If you have been drinking California wines over the last several decades you might have noticed that they are constantly changing. These changes are the focus of Jon Bonne’s book, The New California Wine. With a palette trained by Old World wines and experience running the wine section of the San Francisco Chronicle, Bonne surveys the wine making industry of California, explains the changes, and provides an intimate look at the land and winemakers responsible for those changes.
The book is divided into three sections: first, the author identifies the changes taking place and the wine makers responsible for the changes; second, a description of the regions that are significant in defining the new California wines, and third, a guide to the new California wines organized by grape variety with details on producers and their wines. In the first section we learn about the impact of prohibition, the Judgment of Paris, and the significance of phylloxera in the development of the California wine industry. Bonne explains the factors that led to the belief that the type of soil didn’t matter and how the manipulation of wine chemistry arose. He points out further that new California wines emerged as winemakers realized that the land (terroir) was important and that winemakers who grew their own grapes were in the best position to produce fine wines.
The second section of the book develops the concept of terroir and applies it to California. It takes a look at areas from Sonoma and Paso Robles to Ventucopa and Lodi, with descriptions of the wineries as well as of the growers and winemakers that are producing new California wines. You hear the stories of the people who are on the cutting edge of the new trend in California wines and how they came to settle where they are and produce wine the way they do.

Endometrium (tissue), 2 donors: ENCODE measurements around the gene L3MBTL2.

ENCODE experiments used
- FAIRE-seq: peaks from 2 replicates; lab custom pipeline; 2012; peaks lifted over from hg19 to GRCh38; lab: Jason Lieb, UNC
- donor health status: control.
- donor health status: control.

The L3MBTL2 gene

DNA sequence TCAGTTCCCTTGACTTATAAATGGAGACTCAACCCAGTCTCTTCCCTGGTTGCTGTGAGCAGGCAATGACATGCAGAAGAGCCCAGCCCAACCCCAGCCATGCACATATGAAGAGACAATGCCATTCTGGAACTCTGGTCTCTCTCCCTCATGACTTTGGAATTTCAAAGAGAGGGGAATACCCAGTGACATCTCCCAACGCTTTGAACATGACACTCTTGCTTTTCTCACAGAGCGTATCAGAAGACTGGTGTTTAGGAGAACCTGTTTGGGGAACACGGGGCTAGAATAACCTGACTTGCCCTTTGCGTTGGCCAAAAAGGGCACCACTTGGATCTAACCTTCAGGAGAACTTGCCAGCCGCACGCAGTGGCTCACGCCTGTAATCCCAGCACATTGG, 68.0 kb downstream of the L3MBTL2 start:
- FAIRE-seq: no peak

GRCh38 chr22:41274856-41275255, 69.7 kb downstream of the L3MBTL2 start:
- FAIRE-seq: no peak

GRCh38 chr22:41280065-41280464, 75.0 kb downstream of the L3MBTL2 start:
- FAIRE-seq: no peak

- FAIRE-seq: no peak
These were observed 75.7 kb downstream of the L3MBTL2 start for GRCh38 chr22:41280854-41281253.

In the final section, Bonne zeros in on specific New California wines by grape varietals. He gives the history of the grape in California, trends in wine making, and then puts the spotlight on produces giving a brief description of each and listing a selection of their wines with a suggestion of their price range. Well known producers like Drew Family, Ridge Vineyards, and Turley Wine Cellars are well represented along with many other less well known ones. Most of the wines listed are in the $20-$80 range. Throughout the section insets called “TheThree-Bottle Tour” suggest wines that typify the new trend. Other insets provide information on topics such as the evolution of cult wines, concerns of the wine industry about climate change, and innovations in the cellar.
The new California wine is a very readable introduction to the new trend in California wine making. Working from the premise that terroir is a better way of producing wine than manipulating its chemistry, the author explores both the land and the winemakers of California that are leading the way in the development of the New California Wines. The narrative is easy to understand and enhanced with many stories and insets that provide additional information on such topics as keg wines, the birth of the Lompoc Wine Ghetto, and the rise and fall of San Francisco’s Crushpad. The photographs are disappointing, however, as most have no captions and add little to the text so don’t buy the book for the pictures.
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